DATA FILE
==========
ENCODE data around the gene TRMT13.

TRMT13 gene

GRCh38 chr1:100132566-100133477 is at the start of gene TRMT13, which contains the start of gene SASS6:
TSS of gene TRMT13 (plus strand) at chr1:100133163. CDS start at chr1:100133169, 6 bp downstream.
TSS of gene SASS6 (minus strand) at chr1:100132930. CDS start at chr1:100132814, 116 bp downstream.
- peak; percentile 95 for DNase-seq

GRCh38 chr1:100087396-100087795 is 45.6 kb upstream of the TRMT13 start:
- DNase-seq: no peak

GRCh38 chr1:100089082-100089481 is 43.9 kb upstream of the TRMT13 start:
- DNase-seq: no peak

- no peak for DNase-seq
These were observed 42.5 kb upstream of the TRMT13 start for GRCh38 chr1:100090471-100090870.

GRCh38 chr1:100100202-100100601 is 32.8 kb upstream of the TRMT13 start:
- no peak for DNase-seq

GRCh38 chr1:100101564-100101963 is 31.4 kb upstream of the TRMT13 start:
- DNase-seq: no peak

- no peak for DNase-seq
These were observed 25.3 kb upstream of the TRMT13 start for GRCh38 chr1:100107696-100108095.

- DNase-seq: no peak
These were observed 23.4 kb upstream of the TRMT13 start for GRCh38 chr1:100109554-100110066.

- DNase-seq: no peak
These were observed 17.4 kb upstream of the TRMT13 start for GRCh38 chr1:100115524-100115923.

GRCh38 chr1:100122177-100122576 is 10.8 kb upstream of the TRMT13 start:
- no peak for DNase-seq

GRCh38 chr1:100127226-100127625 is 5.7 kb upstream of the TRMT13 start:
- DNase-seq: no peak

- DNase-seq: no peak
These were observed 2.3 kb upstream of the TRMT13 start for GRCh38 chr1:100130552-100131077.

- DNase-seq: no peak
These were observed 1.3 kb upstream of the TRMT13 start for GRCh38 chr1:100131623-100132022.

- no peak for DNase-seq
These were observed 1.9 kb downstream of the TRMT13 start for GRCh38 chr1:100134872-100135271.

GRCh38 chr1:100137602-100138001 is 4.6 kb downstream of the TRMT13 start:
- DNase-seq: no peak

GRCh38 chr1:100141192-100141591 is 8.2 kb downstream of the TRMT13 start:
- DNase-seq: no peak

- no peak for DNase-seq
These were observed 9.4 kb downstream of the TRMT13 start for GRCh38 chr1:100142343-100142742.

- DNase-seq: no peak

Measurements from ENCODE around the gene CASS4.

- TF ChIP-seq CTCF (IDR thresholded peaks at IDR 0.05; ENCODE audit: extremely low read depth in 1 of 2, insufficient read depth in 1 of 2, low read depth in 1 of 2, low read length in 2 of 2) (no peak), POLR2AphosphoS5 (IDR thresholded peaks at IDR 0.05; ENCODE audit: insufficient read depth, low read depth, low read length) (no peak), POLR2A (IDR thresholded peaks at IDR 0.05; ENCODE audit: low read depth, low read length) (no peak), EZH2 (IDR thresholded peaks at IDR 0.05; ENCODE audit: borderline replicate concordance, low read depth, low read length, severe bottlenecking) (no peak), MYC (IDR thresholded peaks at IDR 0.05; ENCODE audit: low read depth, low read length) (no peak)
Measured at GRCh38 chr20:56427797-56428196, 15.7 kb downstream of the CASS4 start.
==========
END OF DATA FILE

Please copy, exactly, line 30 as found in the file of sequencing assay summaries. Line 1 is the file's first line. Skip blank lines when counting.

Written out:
These were observed 1.3 kb upstream of the TRMT13 start for GRCh38 chr1:100131623-100132022.